Regarding Robert Reich’s Wednesday, December 20th commentary on “Marketplace” on American Public Radio.

While I usually appreciate Robert Reich’s astute analyses of the country’s economic peccadilloes, I find him way off the mark in suggesting that the tax code should limit charitable deductions to “real” charities and not to the arts and cultural institutions. Few would quibble with the excesses Reich offers as examples: yes, a donation to Harvard, which already boasts the largest university endowment in the nation, might seem self-indulgent, a ruse of the rich to ensure their progeny’s future access. It’s also easy to mock a gala dinner held by captains of industry for New York’s Lincoln Center arts complex.

But obscured by Reich’s heavy sarcasm is the fact that public educational institutions now receive very little federal or even state support, and that the arts have been summarily taken off the list of federal funders’ priorities because they’ve been made a political football by the conservative right.

If the wealthy can’t declare deductions for their largess to education and the arts, to whom could more upstart, avant-garde, community-based arts organizations turn for support as they struggle to establish themselves? In Austin, Texas, where I live, yes, we watch with despair as our public university pours millions of dollars into expanding its already mammoth stadium and upgrading the perks for its star student athletes, while the College of Fine Arts cowers, under-funded and under-appreciated, in its shadow. Would that every “Texas-ex” who gives a dollar to the Longhorns would kick in another for the arts.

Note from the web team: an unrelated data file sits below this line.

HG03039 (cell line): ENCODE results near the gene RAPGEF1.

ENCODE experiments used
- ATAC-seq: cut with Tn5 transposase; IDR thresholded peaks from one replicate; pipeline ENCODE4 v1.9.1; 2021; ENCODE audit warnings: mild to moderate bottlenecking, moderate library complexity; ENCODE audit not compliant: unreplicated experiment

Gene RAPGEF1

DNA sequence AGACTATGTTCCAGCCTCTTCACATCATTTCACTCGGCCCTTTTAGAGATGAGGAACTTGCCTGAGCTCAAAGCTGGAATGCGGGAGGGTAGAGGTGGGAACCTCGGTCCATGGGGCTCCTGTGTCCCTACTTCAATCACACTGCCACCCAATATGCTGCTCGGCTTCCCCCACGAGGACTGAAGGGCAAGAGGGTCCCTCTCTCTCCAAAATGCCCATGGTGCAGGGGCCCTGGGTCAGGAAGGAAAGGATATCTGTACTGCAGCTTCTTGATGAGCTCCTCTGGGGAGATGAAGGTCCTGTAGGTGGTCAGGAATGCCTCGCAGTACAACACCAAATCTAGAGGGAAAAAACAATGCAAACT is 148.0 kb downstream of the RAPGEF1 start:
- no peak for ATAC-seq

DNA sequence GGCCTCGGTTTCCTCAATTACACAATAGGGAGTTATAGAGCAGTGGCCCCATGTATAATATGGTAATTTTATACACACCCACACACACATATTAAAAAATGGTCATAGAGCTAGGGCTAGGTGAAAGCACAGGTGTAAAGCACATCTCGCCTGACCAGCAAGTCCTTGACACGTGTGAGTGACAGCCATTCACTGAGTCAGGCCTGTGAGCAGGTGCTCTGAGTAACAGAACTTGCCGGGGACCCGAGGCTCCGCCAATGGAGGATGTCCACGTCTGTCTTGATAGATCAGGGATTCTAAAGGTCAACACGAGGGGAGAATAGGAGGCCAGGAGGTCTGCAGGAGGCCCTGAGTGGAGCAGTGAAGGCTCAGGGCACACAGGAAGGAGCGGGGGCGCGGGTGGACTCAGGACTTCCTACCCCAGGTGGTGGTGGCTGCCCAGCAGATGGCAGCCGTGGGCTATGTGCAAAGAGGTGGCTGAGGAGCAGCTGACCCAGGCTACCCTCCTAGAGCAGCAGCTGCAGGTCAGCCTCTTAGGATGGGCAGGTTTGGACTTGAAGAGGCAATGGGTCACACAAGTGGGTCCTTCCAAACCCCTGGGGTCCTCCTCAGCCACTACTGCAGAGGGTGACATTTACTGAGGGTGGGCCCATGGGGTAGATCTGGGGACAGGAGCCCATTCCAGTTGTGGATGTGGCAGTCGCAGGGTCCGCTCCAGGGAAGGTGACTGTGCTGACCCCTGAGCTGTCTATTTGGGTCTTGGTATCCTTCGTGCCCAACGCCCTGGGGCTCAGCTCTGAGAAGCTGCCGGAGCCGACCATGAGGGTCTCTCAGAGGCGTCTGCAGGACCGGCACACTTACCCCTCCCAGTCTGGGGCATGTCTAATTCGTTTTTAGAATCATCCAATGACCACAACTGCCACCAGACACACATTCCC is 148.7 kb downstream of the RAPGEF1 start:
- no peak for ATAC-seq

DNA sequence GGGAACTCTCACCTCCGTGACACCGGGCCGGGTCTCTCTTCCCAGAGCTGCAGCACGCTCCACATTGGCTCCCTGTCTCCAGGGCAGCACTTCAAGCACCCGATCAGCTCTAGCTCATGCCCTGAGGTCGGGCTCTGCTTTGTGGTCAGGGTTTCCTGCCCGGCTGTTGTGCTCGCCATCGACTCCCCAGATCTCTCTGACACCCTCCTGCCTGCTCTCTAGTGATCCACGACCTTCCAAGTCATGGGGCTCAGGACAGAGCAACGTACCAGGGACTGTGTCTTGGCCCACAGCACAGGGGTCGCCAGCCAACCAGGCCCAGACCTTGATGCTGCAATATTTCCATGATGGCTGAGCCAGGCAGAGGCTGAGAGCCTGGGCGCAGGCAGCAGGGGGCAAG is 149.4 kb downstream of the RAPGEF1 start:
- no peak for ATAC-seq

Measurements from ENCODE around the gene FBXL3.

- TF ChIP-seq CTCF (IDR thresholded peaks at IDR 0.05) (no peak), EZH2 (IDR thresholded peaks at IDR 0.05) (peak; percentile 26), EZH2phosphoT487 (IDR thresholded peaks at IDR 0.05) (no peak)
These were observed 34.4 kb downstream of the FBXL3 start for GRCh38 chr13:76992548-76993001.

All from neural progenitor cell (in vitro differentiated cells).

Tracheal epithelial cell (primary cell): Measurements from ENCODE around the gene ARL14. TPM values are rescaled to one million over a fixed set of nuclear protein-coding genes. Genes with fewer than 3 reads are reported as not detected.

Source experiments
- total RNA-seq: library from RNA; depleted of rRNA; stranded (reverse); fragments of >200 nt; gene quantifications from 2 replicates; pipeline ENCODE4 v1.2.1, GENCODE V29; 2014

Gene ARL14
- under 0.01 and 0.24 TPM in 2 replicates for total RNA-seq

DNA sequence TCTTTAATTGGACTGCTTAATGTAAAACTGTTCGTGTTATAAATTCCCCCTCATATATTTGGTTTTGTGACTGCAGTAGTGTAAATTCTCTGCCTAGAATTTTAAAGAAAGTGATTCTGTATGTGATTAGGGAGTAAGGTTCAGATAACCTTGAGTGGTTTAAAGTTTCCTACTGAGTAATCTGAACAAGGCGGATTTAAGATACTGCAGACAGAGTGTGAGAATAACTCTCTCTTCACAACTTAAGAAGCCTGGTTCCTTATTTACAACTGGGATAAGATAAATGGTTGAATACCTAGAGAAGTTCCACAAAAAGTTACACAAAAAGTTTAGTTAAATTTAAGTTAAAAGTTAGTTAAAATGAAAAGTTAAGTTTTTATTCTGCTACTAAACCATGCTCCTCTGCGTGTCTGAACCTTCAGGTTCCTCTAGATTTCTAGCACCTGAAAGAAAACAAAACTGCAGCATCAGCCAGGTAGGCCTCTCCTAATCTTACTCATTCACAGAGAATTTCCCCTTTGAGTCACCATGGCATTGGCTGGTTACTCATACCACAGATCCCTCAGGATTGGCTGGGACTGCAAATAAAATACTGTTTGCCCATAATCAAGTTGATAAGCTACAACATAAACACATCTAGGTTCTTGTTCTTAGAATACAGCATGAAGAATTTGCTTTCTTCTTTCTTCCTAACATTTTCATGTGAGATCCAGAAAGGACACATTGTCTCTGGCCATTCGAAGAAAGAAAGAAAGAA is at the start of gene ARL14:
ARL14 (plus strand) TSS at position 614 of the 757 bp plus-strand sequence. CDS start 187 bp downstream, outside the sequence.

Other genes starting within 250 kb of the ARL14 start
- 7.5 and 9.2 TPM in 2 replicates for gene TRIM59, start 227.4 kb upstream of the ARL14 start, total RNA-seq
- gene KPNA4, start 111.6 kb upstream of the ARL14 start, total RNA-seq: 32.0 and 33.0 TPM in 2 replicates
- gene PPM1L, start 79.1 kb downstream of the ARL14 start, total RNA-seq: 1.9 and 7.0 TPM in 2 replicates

But legislating against charitable donations such as these would also mean that Austin’s rich array of small arts organizations would no doubt expire. Without the deductible donations that support their operating budgets and their capital campaigns, and that pay their artists a living wage to use their imaginations to improve the world, we’d see the quick demise of the dozens of performance companies that enhance our local quality of life daily.

These arts organizations also serve the Austin community, engaging residents in the performance, music, film, art, and culture who might not otherwise be invited to share their stories on stage, or to participate in a filmmaking event, because of their race, class, or level of education. The arts in Austin do, as Reich proposes, try to make a difference for the poor.

I hope Robert Reich can nuance his argument, so that he’s not advocating that the bathwater of wealth donating to wealth be thrown out with the baby of tax incentive-supported private patronage for the arts and education.

The Feminist Spectator

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